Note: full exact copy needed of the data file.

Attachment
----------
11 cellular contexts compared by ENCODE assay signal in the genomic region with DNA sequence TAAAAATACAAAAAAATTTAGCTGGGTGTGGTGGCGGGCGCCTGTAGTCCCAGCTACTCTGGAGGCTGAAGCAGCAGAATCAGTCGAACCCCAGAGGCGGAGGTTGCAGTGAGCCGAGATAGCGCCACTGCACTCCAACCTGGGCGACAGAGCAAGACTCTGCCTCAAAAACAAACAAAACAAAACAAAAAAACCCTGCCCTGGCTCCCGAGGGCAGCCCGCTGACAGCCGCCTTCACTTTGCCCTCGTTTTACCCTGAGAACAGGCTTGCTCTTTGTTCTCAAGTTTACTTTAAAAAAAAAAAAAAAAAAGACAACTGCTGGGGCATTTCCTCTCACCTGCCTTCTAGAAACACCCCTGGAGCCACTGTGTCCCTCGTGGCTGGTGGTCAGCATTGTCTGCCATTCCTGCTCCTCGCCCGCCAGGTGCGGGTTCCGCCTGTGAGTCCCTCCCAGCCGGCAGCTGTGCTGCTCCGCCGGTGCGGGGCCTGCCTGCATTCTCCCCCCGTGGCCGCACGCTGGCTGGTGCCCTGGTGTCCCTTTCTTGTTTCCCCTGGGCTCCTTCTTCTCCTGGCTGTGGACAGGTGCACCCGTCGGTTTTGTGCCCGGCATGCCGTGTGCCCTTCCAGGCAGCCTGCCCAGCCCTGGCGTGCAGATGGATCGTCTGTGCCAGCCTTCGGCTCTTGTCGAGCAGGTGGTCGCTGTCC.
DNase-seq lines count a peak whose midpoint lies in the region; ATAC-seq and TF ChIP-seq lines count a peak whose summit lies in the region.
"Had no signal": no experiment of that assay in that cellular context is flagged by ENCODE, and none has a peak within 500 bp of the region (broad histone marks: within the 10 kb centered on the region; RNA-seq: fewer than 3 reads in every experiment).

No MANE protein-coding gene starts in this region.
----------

11 cellular contexts compared by ENCODE assay signal in the genomic region with DNA sequence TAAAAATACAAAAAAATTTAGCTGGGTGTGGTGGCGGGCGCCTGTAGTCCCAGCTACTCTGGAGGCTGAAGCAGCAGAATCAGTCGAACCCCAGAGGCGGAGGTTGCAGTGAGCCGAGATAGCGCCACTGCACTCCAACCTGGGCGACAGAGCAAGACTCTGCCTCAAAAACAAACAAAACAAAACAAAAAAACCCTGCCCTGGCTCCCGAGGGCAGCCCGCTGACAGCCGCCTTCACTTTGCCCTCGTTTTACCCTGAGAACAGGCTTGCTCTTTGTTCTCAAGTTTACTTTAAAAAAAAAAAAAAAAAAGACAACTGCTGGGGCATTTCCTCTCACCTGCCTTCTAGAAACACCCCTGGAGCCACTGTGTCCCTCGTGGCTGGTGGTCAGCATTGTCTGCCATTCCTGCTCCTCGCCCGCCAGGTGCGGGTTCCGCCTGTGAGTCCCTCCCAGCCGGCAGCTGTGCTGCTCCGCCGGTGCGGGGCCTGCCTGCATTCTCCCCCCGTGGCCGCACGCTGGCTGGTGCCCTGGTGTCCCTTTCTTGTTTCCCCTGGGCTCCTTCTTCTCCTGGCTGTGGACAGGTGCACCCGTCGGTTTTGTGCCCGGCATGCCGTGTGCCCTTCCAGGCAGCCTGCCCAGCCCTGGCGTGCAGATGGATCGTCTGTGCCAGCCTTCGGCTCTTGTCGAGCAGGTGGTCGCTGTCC.
DNase-seq lines count a peak whose midpoint lies in the region; ATAC-seq and TF ChIP-seq lines count a peak whose summit lies in the region.
"Had no signal": no experiment of that assay in that cellular context is flagged by ENCODE, and none has a peak within 500 bp of the region (broad histone marks: within the 10 kb centered on the region; RNA-seq: fewer than 3 reads in every experiment).

No MANE protein-coding gene starts in this region.